The U.S. Army Corps of Engineers announced Monday the completion of a $28 million resiliency project to restore Coney Island’s beaches, prevent erosion and protect communities from future storm surges.
The Sea Gate Reach. the last stage of the two-decade Coney Island Shore Protection Project, involved placing almost 70,000 cubic feet of sand in Sea Gate and building four T-shaped rock structures, each the length of a football field, that prevent further erosion. In total, the U.S. Army Corps of Engineers has now replenished almost three miles of beachfront along Coney Island with sand from Gravesend Bay.
“The Coney Island community, like so many others, experienced major devastation, flooding, and beach erosion during Hurricane Sandy. This project strengthens Coney Island’s resiliency, makes it more sustainable and reduces risks associated with severe storm events,” Colonel David Caldwell of the U.S. Army Corps of Engineers said in a press release.
Caldwell joined with Senator Chuck Schumer, Congressmen Hakeem Jeffries and Jerrold Nadler, and Councilman Mark Treyger on the Boardwalk Monday to celebrate the project’s completion.
“The completion of the Coney Island coastal protection project is great news and will provide desperately-needed security against future storms and floods for the people of Coney Island and Sea Gate,” said Schumer. “Making Coney Island’s waterfront neighborhoods and beaches more resilient and secure was a very worthy effort, and I am proud to be a part of this terrific accomplishment.”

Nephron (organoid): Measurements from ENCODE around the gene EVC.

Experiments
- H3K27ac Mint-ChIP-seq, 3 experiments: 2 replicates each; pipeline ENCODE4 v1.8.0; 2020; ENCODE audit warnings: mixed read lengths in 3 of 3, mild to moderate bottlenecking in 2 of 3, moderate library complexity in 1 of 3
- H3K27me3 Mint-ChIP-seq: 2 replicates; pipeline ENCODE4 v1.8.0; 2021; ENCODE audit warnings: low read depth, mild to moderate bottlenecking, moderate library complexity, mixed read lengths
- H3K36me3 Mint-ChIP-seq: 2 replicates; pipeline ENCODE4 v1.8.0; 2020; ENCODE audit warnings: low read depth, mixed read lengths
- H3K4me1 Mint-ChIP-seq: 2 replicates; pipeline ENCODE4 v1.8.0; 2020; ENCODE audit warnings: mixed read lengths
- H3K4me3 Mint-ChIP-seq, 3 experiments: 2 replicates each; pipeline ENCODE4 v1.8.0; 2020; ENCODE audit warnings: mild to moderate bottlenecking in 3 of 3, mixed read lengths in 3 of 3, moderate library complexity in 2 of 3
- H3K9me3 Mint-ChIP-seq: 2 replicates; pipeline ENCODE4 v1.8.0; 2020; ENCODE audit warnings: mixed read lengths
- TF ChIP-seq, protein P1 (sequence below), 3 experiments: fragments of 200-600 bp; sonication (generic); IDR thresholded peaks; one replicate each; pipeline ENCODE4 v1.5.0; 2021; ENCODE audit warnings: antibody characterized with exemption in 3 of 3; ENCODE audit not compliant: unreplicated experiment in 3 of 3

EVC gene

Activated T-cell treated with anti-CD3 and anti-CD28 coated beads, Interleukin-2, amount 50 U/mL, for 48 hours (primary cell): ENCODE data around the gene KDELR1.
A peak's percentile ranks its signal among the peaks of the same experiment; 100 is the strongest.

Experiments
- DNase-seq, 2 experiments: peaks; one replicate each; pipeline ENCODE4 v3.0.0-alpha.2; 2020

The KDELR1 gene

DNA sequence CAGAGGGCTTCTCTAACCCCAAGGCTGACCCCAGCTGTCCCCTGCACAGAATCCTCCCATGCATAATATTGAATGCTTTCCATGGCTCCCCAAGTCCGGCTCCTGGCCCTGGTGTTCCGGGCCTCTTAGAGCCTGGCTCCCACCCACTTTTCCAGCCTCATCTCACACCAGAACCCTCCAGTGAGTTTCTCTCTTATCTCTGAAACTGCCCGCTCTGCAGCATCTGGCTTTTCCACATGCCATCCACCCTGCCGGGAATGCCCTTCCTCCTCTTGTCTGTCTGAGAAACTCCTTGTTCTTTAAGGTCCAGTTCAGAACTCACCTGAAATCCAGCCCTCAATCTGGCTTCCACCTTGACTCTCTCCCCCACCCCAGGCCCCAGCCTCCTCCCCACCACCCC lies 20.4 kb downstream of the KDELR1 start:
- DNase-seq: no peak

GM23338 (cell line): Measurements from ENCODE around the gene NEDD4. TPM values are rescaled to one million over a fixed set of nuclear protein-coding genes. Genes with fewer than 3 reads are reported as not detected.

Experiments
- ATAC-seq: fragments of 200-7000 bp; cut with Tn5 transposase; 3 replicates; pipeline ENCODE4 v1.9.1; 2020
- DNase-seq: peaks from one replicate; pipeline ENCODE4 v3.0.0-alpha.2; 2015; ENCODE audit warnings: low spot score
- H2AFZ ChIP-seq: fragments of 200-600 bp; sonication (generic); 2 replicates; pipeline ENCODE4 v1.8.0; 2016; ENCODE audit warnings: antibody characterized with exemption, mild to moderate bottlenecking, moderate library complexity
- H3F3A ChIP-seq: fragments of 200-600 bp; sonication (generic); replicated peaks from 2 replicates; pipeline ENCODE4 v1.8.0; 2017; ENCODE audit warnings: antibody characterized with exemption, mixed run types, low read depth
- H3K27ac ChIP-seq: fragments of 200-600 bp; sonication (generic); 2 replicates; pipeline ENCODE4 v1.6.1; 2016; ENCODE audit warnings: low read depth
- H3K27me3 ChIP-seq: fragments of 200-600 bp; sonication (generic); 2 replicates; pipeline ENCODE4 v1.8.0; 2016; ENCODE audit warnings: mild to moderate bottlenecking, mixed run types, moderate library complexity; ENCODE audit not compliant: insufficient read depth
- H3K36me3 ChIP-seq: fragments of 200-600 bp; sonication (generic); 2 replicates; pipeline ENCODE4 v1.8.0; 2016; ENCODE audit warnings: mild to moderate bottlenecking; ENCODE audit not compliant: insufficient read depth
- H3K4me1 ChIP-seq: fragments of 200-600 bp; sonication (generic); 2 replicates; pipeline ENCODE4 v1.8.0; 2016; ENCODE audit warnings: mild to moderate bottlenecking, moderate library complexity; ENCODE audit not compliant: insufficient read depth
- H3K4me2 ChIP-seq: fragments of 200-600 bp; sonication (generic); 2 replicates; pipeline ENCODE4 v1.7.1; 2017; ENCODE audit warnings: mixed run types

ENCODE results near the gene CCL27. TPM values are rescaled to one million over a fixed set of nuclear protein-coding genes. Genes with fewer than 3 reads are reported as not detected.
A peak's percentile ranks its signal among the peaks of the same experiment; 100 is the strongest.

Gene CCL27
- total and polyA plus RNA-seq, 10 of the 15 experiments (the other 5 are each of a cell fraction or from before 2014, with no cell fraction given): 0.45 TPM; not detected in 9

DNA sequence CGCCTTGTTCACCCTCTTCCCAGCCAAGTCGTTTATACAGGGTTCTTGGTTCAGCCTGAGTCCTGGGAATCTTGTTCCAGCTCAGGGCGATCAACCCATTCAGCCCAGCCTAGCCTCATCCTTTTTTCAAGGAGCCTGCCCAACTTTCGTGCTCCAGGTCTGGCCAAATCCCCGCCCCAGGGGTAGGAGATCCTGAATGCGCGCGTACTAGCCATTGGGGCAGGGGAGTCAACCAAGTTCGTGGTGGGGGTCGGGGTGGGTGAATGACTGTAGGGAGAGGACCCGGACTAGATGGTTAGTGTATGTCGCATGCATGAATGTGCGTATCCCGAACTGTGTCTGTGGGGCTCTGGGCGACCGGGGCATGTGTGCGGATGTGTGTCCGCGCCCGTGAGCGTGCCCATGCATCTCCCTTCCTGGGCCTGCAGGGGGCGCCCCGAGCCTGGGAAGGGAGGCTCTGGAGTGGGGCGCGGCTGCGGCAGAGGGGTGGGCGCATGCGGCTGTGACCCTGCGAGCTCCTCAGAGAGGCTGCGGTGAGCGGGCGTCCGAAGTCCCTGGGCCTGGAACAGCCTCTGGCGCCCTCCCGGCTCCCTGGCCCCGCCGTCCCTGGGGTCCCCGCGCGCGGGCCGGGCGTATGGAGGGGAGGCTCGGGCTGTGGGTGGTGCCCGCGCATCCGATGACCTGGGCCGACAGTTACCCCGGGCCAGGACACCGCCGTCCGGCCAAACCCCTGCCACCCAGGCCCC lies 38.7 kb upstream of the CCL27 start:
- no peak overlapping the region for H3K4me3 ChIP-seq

In the aftermath of Superstorm Sandy, Schumer, along with Nadler, Jeffries, and Senator Kirsten Gillibrand secured federal disaster relief funds to cover the entire cost of the project. Coney Island’s beaches played a key role in mitigating flood damage during Superstorm Sandy, officials say, and the Beach restoration project is meant to complement other resiliency projects in the area.
The Coney Island Shore Protection Project began in 1992 after another storm caused considerable damage to the beaches. Here are photographs from the U.S. Army Corps of Engineers showing how the beaches looked before and after the project began.
Jeffries and Nadler both hailed the completion of the Sea Gate Reach project as a huge milestone in protecting southern Brooklyn’s waterfront.
“The completion of this $28 million project marks a critical step toward our collective effort to bolster storm preparation in Coney Island and across New York City,” Jeffries said in a press release. “Superstorm Sandy may have damaged many of the homes and businesses in neighborhoods throughout the district I represent, but it failed to dampen our resolve and commitment to rebuilding our community.”
Future phases of this project will include the placement of 30,000 cubic yards of sand every 10 years, according the the U.S. Army Corps of Engineers.